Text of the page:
Keywords: oyster shell, mussel shell, calcium carbonate, polymer



1. Introduction

Aquaculture is an important source of animal protein for human consumption. In South America, Brazil is second in production of shellfish, following Chile1. The state of Santa Catarina is responsible for more than 90% of Brazilian production of cultivated oysters and mussels. Bivalve shellfish production consists in the cultivation of the Mitilidae family represented by the perna perna mussel and the Ostreidae family, represented by the pacific oyster Crassostrea gigas2.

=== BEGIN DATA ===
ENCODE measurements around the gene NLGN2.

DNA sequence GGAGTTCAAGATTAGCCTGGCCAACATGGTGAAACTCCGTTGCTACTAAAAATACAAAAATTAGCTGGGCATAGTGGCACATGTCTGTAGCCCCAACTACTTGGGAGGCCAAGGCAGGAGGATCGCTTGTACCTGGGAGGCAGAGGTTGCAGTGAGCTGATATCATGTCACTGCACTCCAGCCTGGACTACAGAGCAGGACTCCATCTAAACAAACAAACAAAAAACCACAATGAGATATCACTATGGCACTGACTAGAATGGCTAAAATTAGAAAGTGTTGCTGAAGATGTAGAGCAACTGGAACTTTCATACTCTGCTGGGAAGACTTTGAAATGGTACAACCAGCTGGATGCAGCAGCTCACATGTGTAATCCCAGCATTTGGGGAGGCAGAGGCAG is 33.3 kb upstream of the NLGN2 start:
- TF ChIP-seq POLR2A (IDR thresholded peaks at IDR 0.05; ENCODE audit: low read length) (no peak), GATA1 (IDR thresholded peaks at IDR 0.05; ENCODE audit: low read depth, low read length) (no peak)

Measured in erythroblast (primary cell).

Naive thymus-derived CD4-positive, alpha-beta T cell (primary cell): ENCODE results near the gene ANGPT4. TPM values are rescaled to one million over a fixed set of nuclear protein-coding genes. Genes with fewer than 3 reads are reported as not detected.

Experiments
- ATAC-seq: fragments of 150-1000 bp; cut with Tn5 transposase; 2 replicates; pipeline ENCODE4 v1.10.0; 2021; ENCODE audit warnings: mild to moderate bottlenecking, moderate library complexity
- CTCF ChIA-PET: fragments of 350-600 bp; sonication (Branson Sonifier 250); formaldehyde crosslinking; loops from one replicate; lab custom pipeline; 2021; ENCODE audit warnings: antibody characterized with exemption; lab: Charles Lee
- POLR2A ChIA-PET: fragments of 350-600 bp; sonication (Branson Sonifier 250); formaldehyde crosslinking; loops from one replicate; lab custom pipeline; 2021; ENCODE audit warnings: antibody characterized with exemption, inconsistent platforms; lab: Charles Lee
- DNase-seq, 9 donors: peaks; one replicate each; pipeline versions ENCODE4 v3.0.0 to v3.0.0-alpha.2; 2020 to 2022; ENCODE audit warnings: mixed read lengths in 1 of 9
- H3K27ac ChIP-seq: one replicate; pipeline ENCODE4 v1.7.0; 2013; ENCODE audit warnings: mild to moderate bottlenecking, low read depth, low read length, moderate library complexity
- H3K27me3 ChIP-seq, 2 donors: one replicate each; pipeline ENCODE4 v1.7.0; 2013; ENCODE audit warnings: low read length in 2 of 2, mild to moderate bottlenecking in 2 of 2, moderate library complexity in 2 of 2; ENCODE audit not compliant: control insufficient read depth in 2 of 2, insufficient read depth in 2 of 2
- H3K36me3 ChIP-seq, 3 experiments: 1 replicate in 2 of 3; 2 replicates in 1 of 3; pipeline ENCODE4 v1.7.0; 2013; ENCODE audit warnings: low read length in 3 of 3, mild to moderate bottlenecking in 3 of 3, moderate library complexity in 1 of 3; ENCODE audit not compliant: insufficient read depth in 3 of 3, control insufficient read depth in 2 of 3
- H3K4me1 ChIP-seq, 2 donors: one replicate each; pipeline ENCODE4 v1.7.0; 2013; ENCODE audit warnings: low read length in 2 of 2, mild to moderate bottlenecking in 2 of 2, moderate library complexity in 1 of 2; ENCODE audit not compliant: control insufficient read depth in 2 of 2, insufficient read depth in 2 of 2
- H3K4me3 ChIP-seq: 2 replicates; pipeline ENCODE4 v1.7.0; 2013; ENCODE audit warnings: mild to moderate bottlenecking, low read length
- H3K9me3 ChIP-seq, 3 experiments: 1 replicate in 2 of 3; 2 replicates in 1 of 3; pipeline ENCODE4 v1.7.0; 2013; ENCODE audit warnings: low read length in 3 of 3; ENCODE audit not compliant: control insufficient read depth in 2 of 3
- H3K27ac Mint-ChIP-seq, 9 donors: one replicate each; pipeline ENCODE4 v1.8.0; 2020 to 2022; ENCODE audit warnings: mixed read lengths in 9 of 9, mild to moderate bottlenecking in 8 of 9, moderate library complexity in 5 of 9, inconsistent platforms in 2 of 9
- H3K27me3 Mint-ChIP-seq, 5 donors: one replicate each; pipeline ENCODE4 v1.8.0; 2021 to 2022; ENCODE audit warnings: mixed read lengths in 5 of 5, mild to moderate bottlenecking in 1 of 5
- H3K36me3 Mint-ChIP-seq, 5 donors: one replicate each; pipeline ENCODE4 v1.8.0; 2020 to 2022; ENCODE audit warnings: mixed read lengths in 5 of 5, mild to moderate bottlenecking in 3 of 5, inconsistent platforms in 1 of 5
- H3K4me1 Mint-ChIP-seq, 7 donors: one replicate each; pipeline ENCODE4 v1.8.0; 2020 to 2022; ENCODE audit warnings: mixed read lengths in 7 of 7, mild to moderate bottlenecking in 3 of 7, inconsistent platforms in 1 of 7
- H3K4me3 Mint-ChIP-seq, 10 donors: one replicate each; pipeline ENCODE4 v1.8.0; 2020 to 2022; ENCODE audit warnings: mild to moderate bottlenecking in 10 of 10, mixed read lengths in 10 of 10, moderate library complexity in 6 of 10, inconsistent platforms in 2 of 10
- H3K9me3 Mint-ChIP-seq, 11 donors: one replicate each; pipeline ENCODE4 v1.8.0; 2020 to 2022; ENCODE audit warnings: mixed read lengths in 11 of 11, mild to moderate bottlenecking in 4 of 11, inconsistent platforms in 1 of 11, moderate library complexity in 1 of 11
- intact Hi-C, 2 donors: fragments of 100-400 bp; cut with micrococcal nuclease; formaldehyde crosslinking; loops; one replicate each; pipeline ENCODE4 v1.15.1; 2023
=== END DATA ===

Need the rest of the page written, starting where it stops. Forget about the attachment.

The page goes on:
After harvest, the product for the market (the shellfish meat) can go through a beneficiation process to improve its appearance and add value. In these units, the mussels are cooked by steaming or immersion and the shell is removed. Of the entire amount of shellfish produced, 75 to 90% consists of shells. These shells are composed of 95% calcium carbonate, and the remainder is organic matter and other compounds3. The mussel and oyster shells are discarded into the environment. The improper disposal of solid waste from shellfish cultivation decreases water oxygen and microalgae that are responsible for the nutrition of mussels and oysters, thus hindering the growth of these shellfish4.